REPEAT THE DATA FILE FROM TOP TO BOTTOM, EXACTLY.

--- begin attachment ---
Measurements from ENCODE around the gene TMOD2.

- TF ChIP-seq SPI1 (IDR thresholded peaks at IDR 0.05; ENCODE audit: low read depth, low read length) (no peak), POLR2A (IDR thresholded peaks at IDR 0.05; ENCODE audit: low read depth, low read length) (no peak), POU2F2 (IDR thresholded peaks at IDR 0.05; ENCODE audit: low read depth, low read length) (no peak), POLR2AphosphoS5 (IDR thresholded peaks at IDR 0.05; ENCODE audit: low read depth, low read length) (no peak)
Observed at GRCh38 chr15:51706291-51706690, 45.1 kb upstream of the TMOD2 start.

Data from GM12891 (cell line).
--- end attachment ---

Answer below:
Measurements from ENCODE around the gene TMOD2.

- TF ChIP-seq SPI1 (IDR thresholded peaks at IDR 0.05; ENCODE audit: low read depth, low read length) (no peak), POLR2A (IDR thresholded peaks at IDR 0.05; ENCODE audit: low read depth, low read length) (no peak), POU2F2 (IDR thresholded peaks at IDR 0.05; ENCODE audit: low read depth, low read length) (no peak), POLR2AphosphoS5 (IDR thresholded peaks at IDR 0.05; ENCODE audit: low read depth, low read length) (no peak)
Observed at GRCh38 chr15:51706291-51706690, 45.1 kb upstream of the TMOD2 start.

Data from GM12891 (cell line).